Archive for November, 2016

postheadericon Proctor prepared for his 3rd NFR

PRYOR, Okla. – Coleman Proctor takes nothing for granted and appreciates the talents he’s been given and that he’s worked hard to master.

That’s why his third straight qualification to the Wrangler National Finals Rodeo is treasured. It’s why he’ll cherish every situation that occurs between now and the final night of the 2016 season.

“It’s an accomplishment,” said Proctor, the 15th-ranked header in the world standings from Pryor. “Anytime you can make the finals, you’re doing something right. I’m really excited to go back and enjoy the whole experience, from getting the coat and the back number to riding into the arena for the grand entry.

“It’s just exciting. It’s fun, because of the landmark between Thanksgiving and Christmas.”

Coleman Proctor

Coleman Proctor

Only the top 15 contestants in each event at the end of the regular season advance to the NFR, rodeo’s grand finale that takes place over 10 nights in Las Vegas. This year’s championship is Dec. 1-10, and go-round winners will pocket more than $26,000 each night. It’s the most lucrative rodeo in the world, and Proctor knows that as well as anyone.

Last December, he pocketed $120,212 in Las Vegas roping with longtime friend Jake Long. Although the faces have changed, Proctor will have his chance to rope in some big-time cash with his heeling partner, Billie Jack Saebens of Nowata, Okla.

“We started roping in April,” Proctor said of his partnership with Saebens. “We went to California and were on the road for two weeks together before we got to rope together. That month was important to get out there. We went to a lot of (non-Professional Rodeo Cowboys Association) jackpots and only went to two rodeos together, but we were out there for a month.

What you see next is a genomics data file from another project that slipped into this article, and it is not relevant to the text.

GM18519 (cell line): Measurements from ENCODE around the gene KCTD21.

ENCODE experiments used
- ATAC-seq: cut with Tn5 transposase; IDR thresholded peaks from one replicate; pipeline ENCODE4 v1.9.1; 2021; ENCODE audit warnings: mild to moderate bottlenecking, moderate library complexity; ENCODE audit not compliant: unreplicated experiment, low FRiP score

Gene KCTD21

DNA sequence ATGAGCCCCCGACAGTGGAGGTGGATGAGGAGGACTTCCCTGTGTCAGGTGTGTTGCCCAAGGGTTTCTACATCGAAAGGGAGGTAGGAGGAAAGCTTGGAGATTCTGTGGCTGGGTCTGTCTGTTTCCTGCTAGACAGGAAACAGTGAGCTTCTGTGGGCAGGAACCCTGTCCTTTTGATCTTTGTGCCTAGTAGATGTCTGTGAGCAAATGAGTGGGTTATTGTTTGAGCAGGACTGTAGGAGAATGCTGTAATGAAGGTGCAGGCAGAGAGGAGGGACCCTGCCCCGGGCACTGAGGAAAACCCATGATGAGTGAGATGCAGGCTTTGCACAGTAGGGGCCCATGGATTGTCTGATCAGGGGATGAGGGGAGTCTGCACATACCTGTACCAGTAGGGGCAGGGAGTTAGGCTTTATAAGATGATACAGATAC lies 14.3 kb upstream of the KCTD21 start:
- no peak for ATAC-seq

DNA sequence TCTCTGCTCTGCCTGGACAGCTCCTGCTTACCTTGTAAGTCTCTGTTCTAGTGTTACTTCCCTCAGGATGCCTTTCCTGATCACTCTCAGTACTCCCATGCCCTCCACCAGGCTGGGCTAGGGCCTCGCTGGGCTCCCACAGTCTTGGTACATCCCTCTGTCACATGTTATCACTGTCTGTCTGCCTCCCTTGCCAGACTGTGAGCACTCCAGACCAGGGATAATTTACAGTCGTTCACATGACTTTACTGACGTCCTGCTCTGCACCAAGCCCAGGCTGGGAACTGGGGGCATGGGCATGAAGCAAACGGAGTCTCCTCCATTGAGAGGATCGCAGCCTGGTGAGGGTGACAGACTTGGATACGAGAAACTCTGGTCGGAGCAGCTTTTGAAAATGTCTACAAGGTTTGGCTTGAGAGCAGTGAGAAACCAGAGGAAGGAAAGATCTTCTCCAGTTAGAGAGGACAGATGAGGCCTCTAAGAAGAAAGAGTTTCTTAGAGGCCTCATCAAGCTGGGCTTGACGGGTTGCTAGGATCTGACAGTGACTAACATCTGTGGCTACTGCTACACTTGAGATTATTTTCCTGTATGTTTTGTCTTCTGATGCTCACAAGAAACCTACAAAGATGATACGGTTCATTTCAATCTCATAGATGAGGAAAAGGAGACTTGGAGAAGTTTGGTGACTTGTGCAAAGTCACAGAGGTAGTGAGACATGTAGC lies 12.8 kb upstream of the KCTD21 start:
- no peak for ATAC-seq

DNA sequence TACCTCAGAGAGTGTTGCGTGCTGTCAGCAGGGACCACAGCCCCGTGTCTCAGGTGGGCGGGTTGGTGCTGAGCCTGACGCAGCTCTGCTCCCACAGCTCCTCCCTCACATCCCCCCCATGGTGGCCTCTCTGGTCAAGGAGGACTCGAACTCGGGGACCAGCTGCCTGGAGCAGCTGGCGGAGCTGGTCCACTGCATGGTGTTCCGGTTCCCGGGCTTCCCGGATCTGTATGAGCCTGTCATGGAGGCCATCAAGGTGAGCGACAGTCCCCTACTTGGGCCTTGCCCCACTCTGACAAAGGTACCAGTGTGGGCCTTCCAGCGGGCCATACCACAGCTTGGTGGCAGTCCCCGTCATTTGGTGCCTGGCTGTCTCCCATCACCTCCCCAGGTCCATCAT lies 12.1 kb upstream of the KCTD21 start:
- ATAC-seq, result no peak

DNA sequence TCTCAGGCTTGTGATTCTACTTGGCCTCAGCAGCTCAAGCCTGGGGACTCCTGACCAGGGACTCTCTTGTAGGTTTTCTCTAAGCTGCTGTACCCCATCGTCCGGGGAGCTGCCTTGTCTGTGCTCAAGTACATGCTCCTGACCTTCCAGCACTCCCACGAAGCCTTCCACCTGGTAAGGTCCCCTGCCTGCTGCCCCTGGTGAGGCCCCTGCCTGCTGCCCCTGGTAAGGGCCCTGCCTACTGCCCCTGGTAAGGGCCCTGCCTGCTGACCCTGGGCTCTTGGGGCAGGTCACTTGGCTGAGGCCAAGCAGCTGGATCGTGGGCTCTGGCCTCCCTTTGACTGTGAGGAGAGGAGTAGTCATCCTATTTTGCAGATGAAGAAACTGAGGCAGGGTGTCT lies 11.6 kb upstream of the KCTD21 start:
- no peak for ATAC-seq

“That helped our chemistry come together, so April was a pretty key month for us to come together.”

It worked, but not without a bit of a scramble as the regular season came to a close the end of September. Proctor earned more than $5,000 the final week of the season to slide into the 15th spot on the money list, finishing just $2,200 ahead of the No. 16 man, Billy Bob Brown.

“We were roping good,” Proctor said. “From the first of August, we caught a lot of steers. For the most part, we were catching, and things were good. We were consistent, but we were catching little breaks that were going against us.”

But the breaks came the team’s way when it counted most. Those are pressure-filled weeks to close out the season with hopes of earning enough money to earn a coveted spot at the NFR. He understands those pressures, but he found the silver lining in the late run this season.

“I think it’s less pressure when you’re not in the top 15,” he said. “Last year was almost more stressful when you’re in the top 15 but you’re still falling in the standings. This year I was never in there, so there was never any pressure on me to make it.

“Billie already had made it, but I wanted to be there with him. I want to show my sponsors off on national television. My sponsors want to see me at the finals; that’s where you can make an impact for them.”

Those sponsors – Southern Welding, SpeedRoping.com, Riverbend Arena, Lonestar Ropes, Justin Boots, Wrangler, Coats Saddlery, CSI Saddlepads, Brazos Valley Equine Hospital, DF Quarterhorses and Larry the Cable Guy – are instrumental in Proctor’s run to the NFR for the third straight year. They help pave the way for him to travel across the country and be in the best possible condition to perform at a top level.

But they aren’t the only supporters the lifelong cowboy carries with him; he also has the support of friends and family, including his wife Steph, with whom he married in May.

“She’s my everything,” Proctor said. “She helps keep me focused and centered when everything’s going crazy and also keeps me built up when I need it.

“She’s been behind me all the way the last eight years. From whenever I wanted to heel again or when I wanted to quit and come home and work a job, there are just so many ways that somebody can be supportive.  This summer when I’d have her go with me, we were truly a team from the ground up. Every step of this success is as much about her accomplishment as it is mine.”